17. 17Department of Ophthalmology, Sichuan University West China Hospital, Chengdu, Sichuan, China
  18. 18Department of Ophthalmology, The First Affiliated Hospital of Chongqing Medical University, Chongqing, China
  19. 19Department of Ophthalmology, Peking Union Medical College Hospital, Dongcheng-qu, China
  20. 20Zhongshan Ophthalmic Center, Sun Yat-Sen University, Guangzhou, Guangdong, China
  21. 21Department of Ophthalmology, Peking University People's Hospital, Beijing, China
  22. 22Medical Research Center, Chengdu Kanghong Biotechnology Inc, Chengdu, Sichuan, China
  23. 23Medicial Department, Chengdu Kanghong Biotechnology Inc, Chengdu, Sichuan, China
  24. 24Bascom Palmer Eye Institute, University of Miami Health System, Miami, Florida, USA
  25. 25Retina, Ophthalmic Consultants of Boston, Boston, Massachusetts, USA
  26. 26Cole Eye Institute, Cleveland Clinic, Cleveland, Ohio, USA
  1. Correspondence to Dr Xun Xu, Shanghai General Hospital Department of Ophthalmology (aka National Clinical Research Center for Eye Diseases), Shanghai, China; drxuxun{at}sjtu.edu.cn

Abstract

Background To demonstrate the efficacy and safety of intravitreal injections of conbercept versus laser photocoagulation in the treatment of diabetic macular oedema (DME).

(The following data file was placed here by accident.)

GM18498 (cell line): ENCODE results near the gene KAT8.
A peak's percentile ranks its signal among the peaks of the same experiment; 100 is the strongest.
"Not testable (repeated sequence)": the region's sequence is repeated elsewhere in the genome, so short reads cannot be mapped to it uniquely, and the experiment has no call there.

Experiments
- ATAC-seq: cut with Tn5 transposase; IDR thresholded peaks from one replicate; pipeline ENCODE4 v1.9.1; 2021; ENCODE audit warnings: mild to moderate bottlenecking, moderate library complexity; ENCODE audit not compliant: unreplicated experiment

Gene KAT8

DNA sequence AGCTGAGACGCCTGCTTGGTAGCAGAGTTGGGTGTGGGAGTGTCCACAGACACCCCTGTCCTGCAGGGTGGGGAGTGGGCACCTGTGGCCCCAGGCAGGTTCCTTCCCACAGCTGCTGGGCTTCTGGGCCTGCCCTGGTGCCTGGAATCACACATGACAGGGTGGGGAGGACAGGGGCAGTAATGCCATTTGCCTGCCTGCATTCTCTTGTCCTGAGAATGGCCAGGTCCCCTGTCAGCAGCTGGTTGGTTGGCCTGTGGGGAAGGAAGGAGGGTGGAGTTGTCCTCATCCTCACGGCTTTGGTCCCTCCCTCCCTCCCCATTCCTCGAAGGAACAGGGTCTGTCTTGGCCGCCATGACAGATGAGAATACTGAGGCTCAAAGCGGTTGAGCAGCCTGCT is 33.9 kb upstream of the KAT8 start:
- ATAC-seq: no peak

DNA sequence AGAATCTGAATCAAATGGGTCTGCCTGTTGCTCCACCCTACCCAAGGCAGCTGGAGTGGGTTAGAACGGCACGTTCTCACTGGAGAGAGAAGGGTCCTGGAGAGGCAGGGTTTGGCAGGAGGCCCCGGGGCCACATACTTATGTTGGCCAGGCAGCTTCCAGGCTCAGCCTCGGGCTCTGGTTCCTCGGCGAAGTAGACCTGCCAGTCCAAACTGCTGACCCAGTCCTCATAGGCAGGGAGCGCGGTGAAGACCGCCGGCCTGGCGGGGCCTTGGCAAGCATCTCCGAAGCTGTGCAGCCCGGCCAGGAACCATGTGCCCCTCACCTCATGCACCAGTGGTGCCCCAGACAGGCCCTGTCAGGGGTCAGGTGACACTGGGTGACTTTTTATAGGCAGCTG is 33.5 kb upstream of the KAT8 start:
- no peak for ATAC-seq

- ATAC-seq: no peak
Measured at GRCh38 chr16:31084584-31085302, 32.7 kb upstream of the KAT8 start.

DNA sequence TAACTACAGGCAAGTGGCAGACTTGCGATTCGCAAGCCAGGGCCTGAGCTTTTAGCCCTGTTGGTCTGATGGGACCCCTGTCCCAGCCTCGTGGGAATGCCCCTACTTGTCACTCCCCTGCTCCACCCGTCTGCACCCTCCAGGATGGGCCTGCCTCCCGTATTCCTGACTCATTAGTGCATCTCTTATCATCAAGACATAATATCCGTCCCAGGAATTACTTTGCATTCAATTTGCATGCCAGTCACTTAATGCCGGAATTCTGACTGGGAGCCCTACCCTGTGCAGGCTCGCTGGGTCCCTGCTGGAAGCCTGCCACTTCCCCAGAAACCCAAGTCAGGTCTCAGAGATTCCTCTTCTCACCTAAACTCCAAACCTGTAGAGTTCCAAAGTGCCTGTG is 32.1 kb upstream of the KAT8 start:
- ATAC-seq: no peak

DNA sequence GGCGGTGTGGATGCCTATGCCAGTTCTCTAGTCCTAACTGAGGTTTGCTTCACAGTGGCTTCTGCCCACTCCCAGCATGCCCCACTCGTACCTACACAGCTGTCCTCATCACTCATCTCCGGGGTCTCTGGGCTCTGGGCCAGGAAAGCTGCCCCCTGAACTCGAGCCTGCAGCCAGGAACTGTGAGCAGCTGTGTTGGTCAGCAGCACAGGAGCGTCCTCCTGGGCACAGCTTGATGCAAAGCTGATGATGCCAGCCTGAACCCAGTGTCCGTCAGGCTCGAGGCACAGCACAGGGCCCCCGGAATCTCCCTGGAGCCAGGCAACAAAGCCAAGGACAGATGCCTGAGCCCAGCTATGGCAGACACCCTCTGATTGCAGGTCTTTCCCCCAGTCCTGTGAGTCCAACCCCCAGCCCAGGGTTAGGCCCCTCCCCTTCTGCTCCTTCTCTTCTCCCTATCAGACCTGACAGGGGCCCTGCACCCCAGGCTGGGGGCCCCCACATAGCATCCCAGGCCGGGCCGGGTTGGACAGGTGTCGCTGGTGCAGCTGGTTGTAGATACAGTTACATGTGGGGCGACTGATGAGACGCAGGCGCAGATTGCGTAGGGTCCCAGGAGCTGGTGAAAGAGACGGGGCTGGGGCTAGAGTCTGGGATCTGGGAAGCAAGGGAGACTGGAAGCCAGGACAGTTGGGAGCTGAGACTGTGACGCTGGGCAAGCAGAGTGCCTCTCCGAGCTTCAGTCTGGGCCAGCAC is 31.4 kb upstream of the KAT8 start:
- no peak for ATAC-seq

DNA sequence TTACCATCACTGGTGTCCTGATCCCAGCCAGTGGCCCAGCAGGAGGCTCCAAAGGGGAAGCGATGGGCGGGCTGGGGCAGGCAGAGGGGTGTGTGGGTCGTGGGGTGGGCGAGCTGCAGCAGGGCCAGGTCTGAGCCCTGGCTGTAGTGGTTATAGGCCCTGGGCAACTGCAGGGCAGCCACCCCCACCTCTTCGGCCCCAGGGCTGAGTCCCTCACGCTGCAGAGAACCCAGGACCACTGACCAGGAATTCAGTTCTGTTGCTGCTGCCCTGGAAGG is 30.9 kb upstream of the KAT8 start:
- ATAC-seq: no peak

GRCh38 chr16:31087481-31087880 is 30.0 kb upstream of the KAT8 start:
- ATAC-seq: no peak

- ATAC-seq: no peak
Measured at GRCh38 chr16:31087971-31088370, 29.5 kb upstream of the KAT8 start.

Methods A 12-month multicentre, randomised, double-masked, double-sham, parallel controlled, phase III trial (Sailing Study), followed by a 12-month open-label extension study. Patients with centre-involved DME were randomly assigned to receive either laser photocoagulation followed by pro re nata (PRN) sham intravitreal injections (laser/sham) or sham laser photocoagulation followed by PRN 0.5 mg conbercept intravitreal injections (sham/conbercept). Patients who entered the extension study received PRN conbercept treatment. The primary endpoint was the changes in best-corrected visual acuity (BCVA) from baseline.

Results A total of 248 eyes were included in the full analysis set and 157 eyes continued in the extension study. Significant improvement in mean change in BCVA from baseline to month 12 was observed in the sham/conbercept group (8.2±9.5 letters), whereas no improvement was observed in the laser/sham group (0.3±12.0 letters). Patients in the laser/sham group showed a marked improvement in BCVA after the switch to conbercept in the extension study, and there was no difference in BCVA between the two groups at the end of the extension study.